Author(s): Torres PU, Pri D, MolinaBltry V, Beck L, Silve C,
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Abstract Klotho gene mutation leads to a syndrome strangely resembling chronic kidney disease patients undergoing dialysis with multiple accelerated age-related disorders, including hypoactivity, sterility, skin thinning, muscle atrophy, osteoporosis, vascular calcifications, soft-tissue calcifications, defective hearing, thymus atrophy, pulmonary emphysema, ataxia, and abnormalities of the pituitary gland, as well as hypoglycemia, hyperphosphatemia, and paradoxically high-plasma calcitriol levels. Conversely, mice overexpressing klotho show an extended existence and a slow aging process through a mechanism that may involve the induction of a state of insulin and oxidant stress resistance. Two molecules are produced by the klotho gene, a membrane bound form and a circulating form. However, their precise biological roles and molecular functions have been only partly deciphered. Klotho can act as a circulating factor or hormone, which binds to a not yet identified high-affinity receptor and inhibits the intracellular insulin/insulin-like growth factor-1 (IGF-1) signaling cascade; klotho can function as a novel beta-glucuronidase, which deglycosylates steroid beta-glucuronides and the calcium channel transient receptor potential vallinoid-5 (TRPV5); as a cofactor essential for the stimulation of fibroblast growth factor (FGF) receptor by FGF23. The two last functions have propelled klotho to the group of key factors regulating mineral and vitamin D metabolism, and have also stimulated the interest of the nephrology community. The purpose of this review is to provide a nephrology-oriented overview of klotho and its potential implications in normal and altered renal function states.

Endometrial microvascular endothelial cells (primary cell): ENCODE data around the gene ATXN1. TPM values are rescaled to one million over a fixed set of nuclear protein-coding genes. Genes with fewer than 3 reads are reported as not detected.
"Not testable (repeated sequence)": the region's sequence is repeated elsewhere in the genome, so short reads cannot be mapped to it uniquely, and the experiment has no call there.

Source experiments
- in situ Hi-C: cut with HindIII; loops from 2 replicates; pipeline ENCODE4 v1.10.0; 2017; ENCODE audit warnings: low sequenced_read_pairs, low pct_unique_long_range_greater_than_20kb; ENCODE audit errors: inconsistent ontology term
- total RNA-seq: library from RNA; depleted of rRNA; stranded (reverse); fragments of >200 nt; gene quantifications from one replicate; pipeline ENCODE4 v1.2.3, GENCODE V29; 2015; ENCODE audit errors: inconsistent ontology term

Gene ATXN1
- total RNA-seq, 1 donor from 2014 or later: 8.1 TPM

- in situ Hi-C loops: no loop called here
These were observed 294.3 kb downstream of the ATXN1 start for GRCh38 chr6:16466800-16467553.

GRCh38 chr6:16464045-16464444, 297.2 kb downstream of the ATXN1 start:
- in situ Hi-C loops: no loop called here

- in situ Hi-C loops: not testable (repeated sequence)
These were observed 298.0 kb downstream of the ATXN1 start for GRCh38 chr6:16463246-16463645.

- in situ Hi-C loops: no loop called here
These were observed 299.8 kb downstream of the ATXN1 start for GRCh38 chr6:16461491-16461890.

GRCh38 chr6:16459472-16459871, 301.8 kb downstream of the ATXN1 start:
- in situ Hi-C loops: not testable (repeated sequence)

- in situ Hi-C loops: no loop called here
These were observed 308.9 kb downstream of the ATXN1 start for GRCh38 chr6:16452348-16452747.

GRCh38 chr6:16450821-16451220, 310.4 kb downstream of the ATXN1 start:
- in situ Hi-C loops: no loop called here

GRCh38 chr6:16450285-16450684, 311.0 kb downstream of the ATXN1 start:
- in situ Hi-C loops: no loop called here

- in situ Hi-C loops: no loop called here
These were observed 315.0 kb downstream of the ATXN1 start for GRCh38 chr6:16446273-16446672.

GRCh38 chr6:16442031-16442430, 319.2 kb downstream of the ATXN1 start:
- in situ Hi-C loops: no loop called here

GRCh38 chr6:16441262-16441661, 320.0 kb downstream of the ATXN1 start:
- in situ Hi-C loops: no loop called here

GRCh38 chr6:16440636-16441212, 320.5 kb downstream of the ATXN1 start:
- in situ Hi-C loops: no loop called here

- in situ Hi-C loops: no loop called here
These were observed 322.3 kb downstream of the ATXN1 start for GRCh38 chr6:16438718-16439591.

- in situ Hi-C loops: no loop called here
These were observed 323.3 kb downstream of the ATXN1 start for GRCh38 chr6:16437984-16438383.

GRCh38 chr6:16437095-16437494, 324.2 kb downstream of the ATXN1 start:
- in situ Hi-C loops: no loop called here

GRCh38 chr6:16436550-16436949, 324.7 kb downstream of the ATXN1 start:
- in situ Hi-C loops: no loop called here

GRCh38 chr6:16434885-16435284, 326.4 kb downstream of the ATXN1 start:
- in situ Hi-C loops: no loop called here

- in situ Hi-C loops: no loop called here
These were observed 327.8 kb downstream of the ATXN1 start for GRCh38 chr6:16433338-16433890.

This article was published in Kidney Int
and referenced in Journal of Nutrition & Food Sciences